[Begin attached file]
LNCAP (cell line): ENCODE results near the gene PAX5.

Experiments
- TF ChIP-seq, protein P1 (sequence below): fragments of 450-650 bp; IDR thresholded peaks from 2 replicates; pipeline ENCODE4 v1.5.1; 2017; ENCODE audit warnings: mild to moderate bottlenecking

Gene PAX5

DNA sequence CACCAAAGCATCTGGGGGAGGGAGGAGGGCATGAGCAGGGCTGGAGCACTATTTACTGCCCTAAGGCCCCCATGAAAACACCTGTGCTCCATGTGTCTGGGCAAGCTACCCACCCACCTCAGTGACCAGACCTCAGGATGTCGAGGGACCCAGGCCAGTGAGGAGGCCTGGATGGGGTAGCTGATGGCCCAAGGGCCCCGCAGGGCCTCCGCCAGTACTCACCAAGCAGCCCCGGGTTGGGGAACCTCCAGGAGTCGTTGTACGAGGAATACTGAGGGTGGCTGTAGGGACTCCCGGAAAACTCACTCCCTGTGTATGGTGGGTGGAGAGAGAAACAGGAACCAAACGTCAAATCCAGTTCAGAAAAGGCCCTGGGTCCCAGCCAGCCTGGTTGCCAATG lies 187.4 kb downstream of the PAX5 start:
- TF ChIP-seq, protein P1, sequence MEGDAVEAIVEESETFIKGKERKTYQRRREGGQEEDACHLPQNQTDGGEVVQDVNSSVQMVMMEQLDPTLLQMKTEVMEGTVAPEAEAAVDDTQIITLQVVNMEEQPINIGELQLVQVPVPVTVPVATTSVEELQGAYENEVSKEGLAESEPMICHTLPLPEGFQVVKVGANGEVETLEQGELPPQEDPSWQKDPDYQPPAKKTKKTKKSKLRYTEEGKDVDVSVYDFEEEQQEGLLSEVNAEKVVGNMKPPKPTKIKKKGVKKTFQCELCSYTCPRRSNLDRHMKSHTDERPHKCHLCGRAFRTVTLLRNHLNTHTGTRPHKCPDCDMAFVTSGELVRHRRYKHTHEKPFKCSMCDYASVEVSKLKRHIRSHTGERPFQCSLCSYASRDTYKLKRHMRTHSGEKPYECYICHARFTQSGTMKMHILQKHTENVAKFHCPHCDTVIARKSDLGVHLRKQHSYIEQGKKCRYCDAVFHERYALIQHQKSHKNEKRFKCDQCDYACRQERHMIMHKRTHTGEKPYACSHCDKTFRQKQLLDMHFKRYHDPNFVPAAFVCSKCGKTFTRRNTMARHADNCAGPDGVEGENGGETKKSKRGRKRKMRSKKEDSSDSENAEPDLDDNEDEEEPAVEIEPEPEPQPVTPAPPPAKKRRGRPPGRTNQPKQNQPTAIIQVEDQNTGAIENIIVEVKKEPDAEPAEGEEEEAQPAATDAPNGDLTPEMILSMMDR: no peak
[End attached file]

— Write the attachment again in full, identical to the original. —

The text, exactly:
LNCAP (cell line): ENCODE results near the gene PAX5.

Experiments
- TF ChIP-seq, protein P1 (sequence below): fragments of 450-650 bp; IDR thresholded peaks from 2 replicates; pipeline ENCODE4 v1.5.1; 2017; ENCODE audit warnings: mild to moderate bottlenecking

Gene PAX5

DNA sequence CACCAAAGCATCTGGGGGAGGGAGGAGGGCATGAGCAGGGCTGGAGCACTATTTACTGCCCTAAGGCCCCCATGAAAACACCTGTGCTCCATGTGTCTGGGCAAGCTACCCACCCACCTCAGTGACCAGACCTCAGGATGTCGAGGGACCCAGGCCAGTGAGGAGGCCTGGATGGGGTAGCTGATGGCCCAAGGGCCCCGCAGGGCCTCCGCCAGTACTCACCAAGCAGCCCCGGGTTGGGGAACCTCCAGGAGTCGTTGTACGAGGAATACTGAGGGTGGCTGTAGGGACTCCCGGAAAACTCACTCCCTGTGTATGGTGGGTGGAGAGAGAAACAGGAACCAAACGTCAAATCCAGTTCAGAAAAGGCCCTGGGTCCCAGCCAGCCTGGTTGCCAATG lies 187.4 kb downstream of the PAX5 start:
- TF ChIP-seq, protein P1, sequence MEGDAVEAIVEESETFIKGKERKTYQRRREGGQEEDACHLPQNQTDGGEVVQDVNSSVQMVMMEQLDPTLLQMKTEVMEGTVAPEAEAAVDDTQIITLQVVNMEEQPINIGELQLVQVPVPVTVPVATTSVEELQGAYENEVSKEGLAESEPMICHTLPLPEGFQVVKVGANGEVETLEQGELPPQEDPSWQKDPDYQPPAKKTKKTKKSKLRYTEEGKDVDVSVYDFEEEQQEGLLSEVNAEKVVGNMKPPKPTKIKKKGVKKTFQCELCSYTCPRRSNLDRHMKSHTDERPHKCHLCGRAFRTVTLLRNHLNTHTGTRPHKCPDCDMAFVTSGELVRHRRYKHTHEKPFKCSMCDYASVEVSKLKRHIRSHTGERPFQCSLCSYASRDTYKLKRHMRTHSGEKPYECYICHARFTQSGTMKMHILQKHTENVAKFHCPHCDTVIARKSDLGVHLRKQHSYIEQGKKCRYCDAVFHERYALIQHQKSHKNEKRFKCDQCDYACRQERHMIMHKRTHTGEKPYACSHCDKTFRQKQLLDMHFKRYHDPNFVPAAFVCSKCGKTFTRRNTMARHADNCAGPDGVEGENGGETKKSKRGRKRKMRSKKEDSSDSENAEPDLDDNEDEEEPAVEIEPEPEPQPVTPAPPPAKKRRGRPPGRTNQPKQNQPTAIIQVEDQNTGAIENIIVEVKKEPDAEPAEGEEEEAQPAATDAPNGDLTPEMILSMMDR: no peak